TIFF 2019: Jojo Rabbit captures TIFF People's Choice Award

Jojo Rabbit, Taika Waititi's Nazi Germany-set "anti-hate satire," has captured the Toronto International Film Festival's coveted People's Choice Award.

'We have to keep telling these stories,' filmmaker Taika Waititi says of Nazi satire

Roman Griffin Davis, from left, Taika Waititi and Scarlet Johansson appear in a scene from Waititi's satire Jojo Rabbit. (Kimberley French/Twentieth Century Fox)

Jojo Rabbit, Taika Waititi's Nazi Germany-set "anti-hate satire," has captured the Toronto International Film Festival's coveted People's Choice Award.

The film centres on a young German boy (Roman Griffin Davis) who dreams of being a good Nazi, aided by his imaginary friend Adolf Hitler (portrayed by New Zealand filmmaker Waititi).

His world is turned upside down when he discovers a teenaged Jewish girl (Thomasin McKenzie) being hidden in his home by his mother (Scarlett Johansson). The movie is loosely based on the novel Caging Skies by Christine Leunens.

"It's a huge honour and this is a massive deal for me," Waititi said in a video posted by TIFF organizers Sunday. 

"The outpouring of love and emotion and support for the film from the audiences was just the first time I'd experienced that and it's going to stay with me forever. And now this award, it's incredible." 

During the festival, Waititi defended his film against those critical of its whimsical feel and irreverent take on the waning days of the Nazi regime. 

"I think, more than ever, it's vital that we [remind] people of what happened [during the Second World War]," he told CBC News. 

"If that involves having to bring in fantasy characters and using magic realism and using different techniques and sometimes comedy, so be it. We have to keep telling these stories."

The People's Choice Prize is the second honour Indigenous writer-director and performer Waititi received at the festival this year.

Known for his superhero blockbuster Thor: Ragnarok, cult vampire comedy What We Do in the Shadows, as well as acclaimed New Zealand films Boy and Hunt for the Wilderpeople, he was also the recipient of the TIFF Ebert Director Award at the festival's inaugural TIFF Tribute Awards fundraising gala.

Filmmaker Taika Waititi speaks to CBC News about his new film Jojo Rabbit ahead of its premiere at the Toronto International Film Festival on Sunday, Sept. 8. (CBC)

Runners-up for the top TIFF prize included Marriage Story, Noah Baumbach's modern portrait of a disintegrating relationship, and Parasite, Bong Joon-ho's upstairs-downstairs thriller that captured the Palme d'Or in Cannes.

TIFF is widely considered the unofficial start to the movie awards season, with films that win the festival's main People's Choice Award often going on to receive further kudos and acclaim. Past TIFF winners have included movies such as Green RoomLa La Land, Room, 12 Years a SlaveThree Billboards Outside Ebbing, Missouri and Slumdog Millionaire, all of which subsequently went on to major recognition at the Oscars.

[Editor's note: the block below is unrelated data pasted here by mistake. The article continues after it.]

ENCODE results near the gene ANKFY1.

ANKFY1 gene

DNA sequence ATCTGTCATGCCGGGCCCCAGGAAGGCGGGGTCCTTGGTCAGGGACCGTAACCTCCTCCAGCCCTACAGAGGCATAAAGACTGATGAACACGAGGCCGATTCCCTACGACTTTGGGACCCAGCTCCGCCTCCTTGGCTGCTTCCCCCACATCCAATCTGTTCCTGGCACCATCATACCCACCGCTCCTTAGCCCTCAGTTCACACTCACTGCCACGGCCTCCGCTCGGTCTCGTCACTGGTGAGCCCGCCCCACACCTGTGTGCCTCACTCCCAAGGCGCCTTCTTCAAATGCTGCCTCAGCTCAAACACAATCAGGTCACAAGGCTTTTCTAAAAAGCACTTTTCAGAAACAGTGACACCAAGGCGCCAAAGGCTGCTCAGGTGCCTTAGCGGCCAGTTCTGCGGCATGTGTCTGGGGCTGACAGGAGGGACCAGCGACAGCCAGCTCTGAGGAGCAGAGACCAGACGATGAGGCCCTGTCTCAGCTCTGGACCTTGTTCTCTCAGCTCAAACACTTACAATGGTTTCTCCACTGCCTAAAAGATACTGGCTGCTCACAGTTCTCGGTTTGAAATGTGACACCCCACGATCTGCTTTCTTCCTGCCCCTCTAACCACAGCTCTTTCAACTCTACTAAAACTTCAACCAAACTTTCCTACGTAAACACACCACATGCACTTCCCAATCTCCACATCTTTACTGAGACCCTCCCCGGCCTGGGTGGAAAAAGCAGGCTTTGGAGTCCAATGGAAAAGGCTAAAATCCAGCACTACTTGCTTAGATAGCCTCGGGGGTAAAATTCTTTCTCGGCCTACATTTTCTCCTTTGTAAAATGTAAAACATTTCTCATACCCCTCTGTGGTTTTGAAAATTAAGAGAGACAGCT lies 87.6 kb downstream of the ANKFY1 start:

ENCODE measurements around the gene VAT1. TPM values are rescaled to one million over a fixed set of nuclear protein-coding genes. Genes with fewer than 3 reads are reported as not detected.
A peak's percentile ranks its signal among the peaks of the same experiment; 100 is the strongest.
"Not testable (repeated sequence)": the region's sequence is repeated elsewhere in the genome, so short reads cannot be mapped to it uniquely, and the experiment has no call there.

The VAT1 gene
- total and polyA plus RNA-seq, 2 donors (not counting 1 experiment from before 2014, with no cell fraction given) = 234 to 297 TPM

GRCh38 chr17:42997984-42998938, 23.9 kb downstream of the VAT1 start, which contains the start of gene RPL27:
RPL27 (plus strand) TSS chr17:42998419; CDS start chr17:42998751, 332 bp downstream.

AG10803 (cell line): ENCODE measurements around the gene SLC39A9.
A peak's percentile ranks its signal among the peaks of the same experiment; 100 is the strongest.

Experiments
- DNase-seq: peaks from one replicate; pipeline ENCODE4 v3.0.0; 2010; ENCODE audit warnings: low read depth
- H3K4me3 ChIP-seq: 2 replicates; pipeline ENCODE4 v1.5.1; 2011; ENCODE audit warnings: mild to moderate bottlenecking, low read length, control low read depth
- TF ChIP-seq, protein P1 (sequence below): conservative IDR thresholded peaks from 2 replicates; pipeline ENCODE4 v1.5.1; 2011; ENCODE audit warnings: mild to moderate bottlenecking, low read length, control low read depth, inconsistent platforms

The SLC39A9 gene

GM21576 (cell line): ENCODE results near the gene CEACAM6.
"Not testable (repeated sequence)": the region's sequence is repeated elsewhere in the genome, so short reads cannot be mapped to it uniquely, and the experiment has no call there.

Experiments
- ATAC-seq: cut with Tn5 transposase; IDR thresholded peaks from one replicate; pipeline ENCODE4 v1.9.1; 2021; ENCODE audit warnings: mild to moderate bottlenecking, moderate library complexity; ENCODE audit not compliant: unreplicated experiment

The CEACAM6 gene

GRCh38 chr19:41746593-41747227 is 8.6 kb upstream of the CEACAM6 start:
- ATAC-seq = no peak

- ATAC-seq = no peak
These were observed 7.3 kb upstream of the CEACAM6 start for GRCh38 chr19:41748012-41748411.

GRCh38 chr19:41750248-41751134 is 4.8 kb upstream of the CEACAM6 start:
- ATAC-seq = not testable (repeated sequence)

Other winners announced Sunday include: 

  • People's Choice Documentary Award: The Cave, a portrait of a doctor operating a subterranean Syrian hospital, directed by Feras Fayyad.
  • People's Choice Midnight Madness Award: dystopian prison horror film The Platform, directed by Galder Gaztelu-Urrutia.
  • Best Canadian First Feature Film ($15,000): The Twentieth Century, a surreal re-imagining of William Lyon Mackenzie King's formative years, directed by Matthew Rankin.
  • Best Canadian Feature Film ($30,000): modern-day adaptation Antigone directed by Sophie Deraspe.
  • Short Cuts Award for Best Canadian Short Film ($10,000): Delphine, centred on a Lebanese-Canadian teen girl, directed by Chloé Robichaud. 
  • Short Cuts Award for Best Short Film ($10,000): tender feline tale All Cats Are Grey in the Dark, directed by Lasse Linder.
  • NETPAC Award: Lebanon-set school drama 1982, directed by Oualid Mouaness. 

This year, TIFF's leadership chose to change the way it presents its final awards and dispensed with its traditional final-day gathering to unveil prize-winners.

Instead, organizers split up the various honours (the first batch emerged on Thursday) and revealed the recipients via press release and social media, including posting video reactions from most of the winning filmmakers on Sunday.

Previously announced winners include:

  • Toronto Platform Prize ($20,000): Martin Eden, directed by Pietro Marcello.
  • International Critics' Prize (FIPRESCI), Discovery Program: Murmur, directed by Heather Young.
  • International Critics' Prize (FIPRESCI), Special Presentations Program: How to Build a Girl, directed by Coky Giedroyc.

TIFF has scheduled free screenings of some of this year's winning films — including the recipients of the People's Choice Award, the People's Choice Documentary Award, the People's Choice Midnight Madness Award and the Toronto Platform Prize — at TIFF Bell Lightbox in downtown Toronto on Sunday afternoon.

Organizers also announced that the 45th edition of the Toronto International Film Festival will be held Sept.10-20, 2020.


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